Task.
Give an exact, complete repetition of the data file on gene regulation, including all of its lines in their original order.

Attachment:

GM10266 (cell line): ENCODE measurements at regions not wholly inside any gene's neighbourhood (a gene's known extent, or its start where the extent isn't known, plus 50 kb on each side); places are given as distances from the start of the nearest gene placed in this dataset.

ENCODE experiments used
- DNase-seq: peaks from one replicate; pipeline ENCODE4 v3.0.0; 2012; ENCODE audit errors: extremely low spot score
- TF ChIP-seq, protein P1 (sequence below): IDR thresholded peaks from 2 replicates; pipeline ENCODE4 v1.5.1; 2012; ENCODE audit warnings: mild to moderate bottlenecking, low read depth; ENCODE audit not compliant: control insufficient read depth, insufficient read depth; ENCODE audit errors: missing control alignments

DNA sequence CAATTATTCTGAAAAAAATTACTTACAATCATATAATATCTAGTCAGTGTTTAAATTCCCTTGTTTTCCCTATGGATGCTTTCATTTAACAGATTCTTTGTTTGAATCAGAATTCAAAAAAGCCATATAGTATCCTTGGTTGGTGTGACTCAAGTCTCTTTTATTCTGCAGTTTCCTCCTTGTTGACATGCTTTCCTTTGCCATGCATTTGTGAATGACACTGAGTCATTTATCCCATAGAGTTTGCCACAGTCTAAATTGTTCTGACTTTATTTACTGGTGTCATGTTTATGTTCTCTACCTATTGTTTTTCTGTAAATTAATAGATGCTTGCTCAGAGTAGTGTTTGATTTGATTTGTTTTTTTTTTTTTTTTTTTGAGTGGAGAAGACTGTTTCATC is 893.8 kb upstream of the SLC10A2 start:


GM10266 (cell line): ENCODE measurements at regions not wholly inside any gene's neighbourhood (a gene's known extent, or its start where the extent isn't known, plus 50 kb on each side); places are given as distances from the start of the nearest gene placed in this dataset.

ENCODE experiments used
- DNase-seq: peaks from one replicate; pipeline ENCODE4 v3.0.0; 2012; ENCODE audit errors: extremely low spot score
- TF ChIP-seq, protein P1 (sequence below): IDR thresholded peaks from 2 replicates; pipeline ENCODE4 v1.5.1; 2012; ENCODE audit warnings: mild to moderate bottlenecking, low read depth; ENCODE audit not compliant: control insufficient read depth, insufficient read depth; ENCODE audit errors: missing control alignments

DNA sequence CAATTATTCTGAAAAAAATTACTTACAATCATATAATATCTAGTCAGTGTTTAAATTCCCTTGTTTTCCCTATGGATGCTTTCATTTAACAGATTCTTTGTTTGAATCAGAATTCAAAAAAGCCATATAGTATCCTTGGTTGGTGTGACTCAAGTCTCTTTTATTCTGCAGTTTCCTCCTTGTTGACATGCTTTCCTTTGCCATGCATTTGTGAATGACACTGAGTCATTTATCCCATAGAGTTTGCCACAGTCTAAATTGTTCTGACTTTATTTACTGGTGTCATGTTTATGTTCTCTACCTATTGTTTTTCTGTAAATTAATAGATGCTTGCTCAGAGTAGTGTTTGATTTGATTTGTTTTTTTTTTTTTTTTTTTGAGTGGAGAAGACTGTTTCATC is 893.8 kb upstream of the SLC10A2 start: